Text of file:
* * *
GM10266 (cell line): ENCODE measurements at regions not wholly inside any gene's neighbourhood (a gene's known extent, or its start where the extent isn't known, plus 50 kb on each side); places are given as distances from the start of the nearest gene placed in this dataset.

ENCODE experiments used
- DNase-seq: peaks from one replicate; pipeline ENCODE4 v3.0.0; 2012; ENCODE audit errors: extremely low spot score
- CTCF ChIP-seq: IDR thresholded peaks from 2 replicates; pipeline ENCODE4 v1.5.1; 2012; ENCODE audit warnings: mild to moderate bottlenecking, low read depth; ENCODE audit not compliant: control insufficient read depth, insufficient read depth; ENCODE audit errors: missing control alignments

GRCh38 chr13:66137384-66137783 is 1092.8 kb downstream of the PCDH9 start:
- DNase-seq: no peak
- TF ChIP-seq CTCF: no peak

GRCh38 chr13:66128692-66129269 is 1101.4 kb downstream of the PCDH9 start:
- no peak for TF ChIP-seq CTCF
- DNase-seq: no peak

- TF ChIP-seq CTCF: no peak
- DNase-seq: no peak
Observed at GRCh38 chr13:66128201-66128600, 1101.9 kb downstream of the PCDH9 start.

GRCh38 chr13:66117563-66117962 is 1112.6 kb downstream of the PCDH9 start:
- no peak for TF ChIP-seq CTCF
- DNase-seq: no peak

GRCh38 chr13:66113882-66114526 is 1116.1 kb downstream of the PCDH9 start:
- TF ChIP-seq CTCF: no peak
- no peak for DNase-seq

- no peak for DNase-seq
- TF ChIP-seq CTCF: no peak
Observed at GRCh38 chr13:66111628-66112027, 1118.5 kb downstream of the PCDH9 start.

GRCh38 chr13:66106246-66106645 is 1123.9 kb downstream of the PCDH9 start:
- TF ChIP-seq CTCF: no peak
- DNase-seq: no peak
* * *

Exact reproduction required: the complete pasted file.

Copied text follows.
GM10266 (cell line): ENCODE measurements at regions not wholly inside any gene's neighbourhood (a gene's known extent, or its start where the extent isn't known, plus 50 kb on each side); places are given as distances from the start of the nearest gene placed in this dataset.

ENCODE experiments used
- DNase-seq: peaks from one replicate; pipeline ENCODE4 v3.0.0; 2012; ENCODE audit errors: extremely low spot score
- CTCF ChIP-seq: IDR thresholded peaks from 2 replicates; pipeline ENCODE4 v1.5.1; 2012; ENCODE audit warnings: mild to moderate bottlenecking, low read depth; ENCODE audit not compliant: control insufficient read depth, insufficient read depth; ENCODE audit errors: missing control alignments

GRCh38 chr13:66137384-66137783 is 1092.8 kb downstream of the PCDH9 start:
- DNase-seq: no peak
- TF ChIP-seq CTCF: no peak

GRCh38 chr13:66128692-66129269 is 1101.4 kb downstream of the PCDH9 start:
- no peak for TF ChIP-seq CTCF
- DNase-seq: no peak

- TF ChIP-seq CTCF: no peak
- DNase-seq: no peak
Observed at GRCh38 chr13:66128201-66128600, 1101.9 kb downstream of the PCDH9 start.

GRCh38 chr13:66117563-66117962 is 1112.6 kb downstream of the PCDH9 start:
- no peak for TF ChIP-seq CTCF
- DNase-seq: no peak

GRCh38 chr13:66113882-66114526 is 1116.1 kb downstream of the PCDH9 start:
- TF ChIP-seq CTCF: no peak
- no peak for DNase-seq

- no peak for DNase-seq
- TF ChIP-seq CTCF: no peak
Observed at GRCh38 chr13:66111628-66112027, 1118.5 kb downstream of the PCDH9 start.

GRCh38 chr13:66106246-66106645 is 1123.9 kb downstream of the PCDH9 start:
- TF ChIP-seq CTCF: no peak
- DNase-seq: no peak